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Quote:
Originally Posted by Red_Chili View Post




I think I need a class in just how to use my radio. I'm lost.
I do have some beer though Dave... Just sayin'... hint...

The big round thingy changes where yer talkin.

The little round thingy changes how much yellin you have to do to talk over the radio thingamagig.

Other than that, I dunno, there's a lot of switches n' buttins n' stuff.
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Old 02-17-2009, 04:35 PM
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just cheat and ask nathaniels mom for help. barb is surprisingly good at figerin out them radios
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Old 02-18-2009, 03:01 PM
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Quote:
Originally Posted by Groucho View Post
Other than that, I dunno, there's a lot of switches n' buttins n' stuff.
Boy you got THAT right!
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Old 02-18-2009, 03:37 PM
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Is the Band Plan sheet something good to keep in a cruiser to be able to call out and reach someone? How about a Utah band plan?
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Old 02-20-2009, 09:43 AM
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Quote:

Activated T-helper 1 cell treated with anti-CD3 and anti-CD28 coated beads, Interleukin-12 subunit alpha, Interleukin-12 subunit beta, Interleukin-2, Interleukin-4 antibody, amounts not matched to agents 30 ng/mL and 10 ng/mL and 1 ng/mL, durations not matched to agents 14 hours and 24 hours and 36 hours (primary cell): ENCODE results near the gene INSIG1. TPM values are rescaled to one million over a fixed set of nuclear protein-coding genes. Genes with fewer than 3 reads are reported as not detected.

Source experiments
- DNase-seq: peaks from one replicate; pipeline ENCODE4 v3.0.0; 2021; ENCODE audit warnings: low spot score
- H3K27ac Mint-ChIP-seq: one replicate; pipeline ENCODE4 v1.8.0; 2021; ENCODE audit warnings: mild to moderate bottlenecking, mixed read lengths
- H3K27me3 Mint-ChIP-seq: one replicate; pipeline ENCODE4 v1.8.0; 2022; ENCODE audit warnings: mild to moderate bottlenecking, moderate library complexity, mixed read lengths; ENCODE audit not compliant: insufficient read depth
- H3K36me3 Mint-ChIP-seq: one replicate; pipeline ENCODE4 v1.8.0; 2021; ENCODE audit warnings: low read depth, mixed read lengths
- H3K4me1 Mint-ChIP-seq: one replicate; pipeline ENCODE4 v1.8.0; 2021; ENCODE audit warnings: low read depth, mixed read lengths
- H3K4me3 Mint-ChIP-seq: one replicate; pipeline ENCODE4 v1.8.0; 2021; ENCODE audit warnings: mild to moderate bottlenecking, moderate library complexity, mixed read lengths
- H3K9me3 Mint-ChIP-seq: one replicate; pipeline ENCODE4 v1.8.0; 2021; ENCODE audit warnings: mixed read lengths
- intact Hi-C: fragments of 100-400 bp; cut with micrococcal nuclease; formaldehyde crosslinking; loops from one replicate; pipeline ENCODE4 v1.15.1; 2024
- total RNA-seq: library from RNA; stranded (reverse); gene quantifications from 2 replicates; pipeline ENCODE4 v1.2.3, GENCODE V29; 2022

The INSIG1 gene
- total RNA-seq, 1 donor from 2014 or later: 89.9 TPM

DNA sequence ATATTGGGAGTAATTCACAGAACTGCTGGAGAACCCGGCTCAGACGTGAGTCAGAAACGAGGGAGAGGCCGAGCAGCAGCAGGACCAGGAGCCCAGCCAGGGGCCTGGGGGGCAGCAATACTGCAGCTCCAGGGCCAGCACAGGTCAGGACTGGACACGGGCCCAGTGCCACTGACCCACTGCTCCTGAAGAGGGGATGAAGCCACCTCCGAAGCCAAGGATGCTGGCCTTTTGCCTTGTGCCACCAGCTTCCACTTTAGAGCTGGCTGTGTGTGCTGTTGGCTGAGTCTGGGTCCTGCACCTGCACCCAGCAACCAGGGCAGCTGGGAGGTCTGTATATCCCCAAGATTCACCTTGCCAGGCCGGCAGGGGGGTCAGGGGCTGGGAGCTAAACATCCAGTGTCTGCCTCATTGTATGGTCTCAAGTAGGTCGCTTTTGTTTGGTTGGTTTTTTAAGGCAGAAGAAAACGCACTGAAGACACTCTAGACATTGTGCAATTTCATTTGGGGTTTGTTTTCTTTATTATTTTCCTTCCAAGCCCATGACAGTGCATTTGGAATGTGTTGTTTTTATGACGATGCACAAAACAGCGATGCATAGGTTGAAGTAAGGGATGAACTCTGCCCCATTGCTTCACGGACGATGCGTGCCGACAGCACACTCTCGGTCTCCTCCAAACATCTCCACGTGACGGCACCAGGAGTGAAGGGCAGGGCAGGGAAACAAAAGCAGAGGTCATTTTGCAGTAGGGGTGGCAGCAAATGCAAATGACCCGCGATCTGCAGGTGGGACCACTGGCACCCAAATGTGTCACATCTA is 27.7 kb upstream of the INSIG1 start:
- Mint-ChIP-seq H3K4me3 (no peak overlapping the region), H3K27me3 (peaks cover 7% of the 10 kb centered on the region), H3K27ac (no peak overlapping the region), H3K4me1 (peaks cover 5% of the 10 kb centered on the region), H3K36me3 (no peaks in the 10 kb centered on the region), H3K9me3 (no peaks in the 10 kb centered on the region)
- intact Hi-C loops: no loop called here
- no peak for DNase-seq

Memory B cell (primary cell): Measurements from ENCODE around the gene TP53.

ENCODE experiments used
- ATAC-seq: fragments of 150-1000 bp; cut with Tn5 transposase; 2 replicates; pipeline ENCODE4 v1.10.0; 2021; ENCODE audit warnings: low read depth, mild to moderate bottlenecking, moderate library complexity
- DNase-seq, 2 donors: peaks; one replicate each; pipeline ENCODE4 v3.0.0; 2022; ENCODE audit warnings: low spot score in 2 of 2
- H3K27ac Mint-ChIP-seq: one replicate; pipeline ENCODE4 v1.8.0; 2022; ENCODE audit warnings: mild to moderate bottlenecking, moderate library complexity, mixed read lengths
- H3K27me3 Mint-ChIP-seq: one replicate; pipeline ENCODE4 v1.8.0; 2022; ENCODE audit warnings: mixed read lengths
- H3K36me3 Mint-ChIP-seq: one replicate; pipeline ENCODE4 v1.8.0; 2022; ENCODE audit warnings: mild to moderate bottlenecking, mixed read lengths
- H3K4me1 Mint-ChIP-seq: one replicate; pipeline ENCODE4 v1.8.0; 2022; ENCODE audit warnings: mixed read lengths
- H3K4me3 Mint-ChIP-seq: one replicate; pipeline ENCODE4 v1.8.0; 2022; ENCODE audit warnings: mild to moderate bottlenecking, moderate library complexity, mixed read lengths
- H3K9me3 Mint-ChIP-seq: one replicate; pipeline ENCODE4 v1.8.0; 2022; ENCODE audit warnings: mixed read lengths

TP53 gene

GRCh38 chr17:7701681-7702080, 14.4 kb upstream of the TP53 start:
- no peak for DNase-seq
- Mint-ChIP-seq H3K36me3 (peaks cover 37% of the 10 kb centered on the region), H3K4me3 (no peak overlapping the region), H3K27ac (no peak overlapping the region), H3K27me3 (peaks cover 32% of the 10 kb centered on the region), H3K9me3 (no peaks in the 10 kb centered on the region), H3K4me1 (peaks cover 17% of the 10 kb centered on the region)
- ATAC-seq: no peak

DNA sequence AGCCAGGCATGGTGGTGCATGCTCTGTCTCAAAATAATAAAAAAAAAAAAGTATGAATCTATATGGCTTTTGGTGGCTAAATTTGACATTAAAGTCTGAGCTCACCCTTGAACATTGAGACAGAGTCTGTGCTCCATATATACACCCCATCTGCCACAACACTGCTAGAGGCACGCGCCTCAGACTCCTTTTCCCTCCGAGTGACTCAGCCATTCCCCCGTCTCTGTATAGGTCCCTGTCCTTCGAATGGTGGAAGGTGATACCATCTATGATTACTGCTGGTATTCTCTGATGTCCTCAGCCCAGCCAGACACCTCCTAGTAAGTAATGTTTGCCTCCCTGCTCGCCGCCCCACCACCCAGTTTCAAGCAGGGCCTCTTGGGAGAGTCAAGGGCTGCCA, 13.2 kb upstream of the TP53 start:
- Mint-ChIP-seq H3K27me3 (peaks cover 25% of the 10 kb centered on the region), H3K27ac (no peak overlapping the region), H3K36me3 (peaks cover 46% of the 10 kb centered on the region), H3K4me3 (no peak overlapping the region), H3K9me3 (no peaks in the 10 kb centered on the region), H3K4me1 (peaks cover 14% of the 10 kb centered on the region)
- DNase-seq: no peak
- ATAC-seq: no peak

Originally Posted by Inukshuk View Post
Is the Band Plan sheet something good to keep in a cruiser to be able to call out and reach someone? How about a Utah band plan?

Please note that the highlighted sections are for FM repeater and/or simplex operation. Also note that Utah is among a handfull of states that do not go by the 15kHz separation, they use 20kHz.

Utah 2 Meter Bandplan:

144.000-144.100: CW - No voice modes allowed per FCC 97.305

144.000-144.050: CW EME (e.g. "moonbounce")
144.050-144.100: CW/Weak signal

144.100-144.300: Phone (SSB), etc. (no FM voice)

144.100-144.200: SSB (Weak Signal and EME)
144.200: SSB/CW weak signal calling frequency
144.200-144.275: General SSB operation
144.275-144.300: Propagation Beacons

144.300-144.500: Proposed OSCAR (Satellite and Spacecraft) subband (new) - Please avoid other types of operation.
144.390: Nationwide APRS (Automatic Position Reporting System) Packet chanel.
144.500-144.900: 2 Meter FM repeater inputs (odd-numbered 20 KHz channels beginning at 144.510 MHz)
144.900-145.200: Simplex/Duplex Packet operation
145.200-145.500: 2 Meter FM Repeater outputs (odd-numbered 20 KHz channels beginning with 145.210 MHz)
145.500-145.800: Simplex, miscellaneous/experimental (no repeater operation allowed per FCC part 97.205) using various modes (odd-numbered 20 KHz channels beginning with 145.510)
145.800-146.000: OSCAR (Satellite and Spacecraft) subband - Please avoid other types of operation.
146.000-146.400: 2 Meter FM repeater inputs (even-numbered 20 KHz channels beginning at 146.020 MHz)
146.420-146.600: 2 Meter FM simplex operation (even-numbered 20 KHz channels beginning at 146.420 MHz)
146.600-147.400: 2 Meter FM repeater outputs (even-numbered 20 KHz channels beginning at 146.620 MHz)
147.400-147.600: 2 Meter FM simplex operation (even-numbered 20 KHz channels beginning at 147.400 MHz)
147.600-148.000: 2 Meter FM repeater inputs (even-numbered 20 KHz channels from 147.620 MHz to 147.980 MHz)


Notes:

* For repeaters with outputs on 147.000 MHz and below, Utah uses a Negative 600 KHz split.
* Those repeaters with output above 147.000 MHz use a Positive 600 KHz split.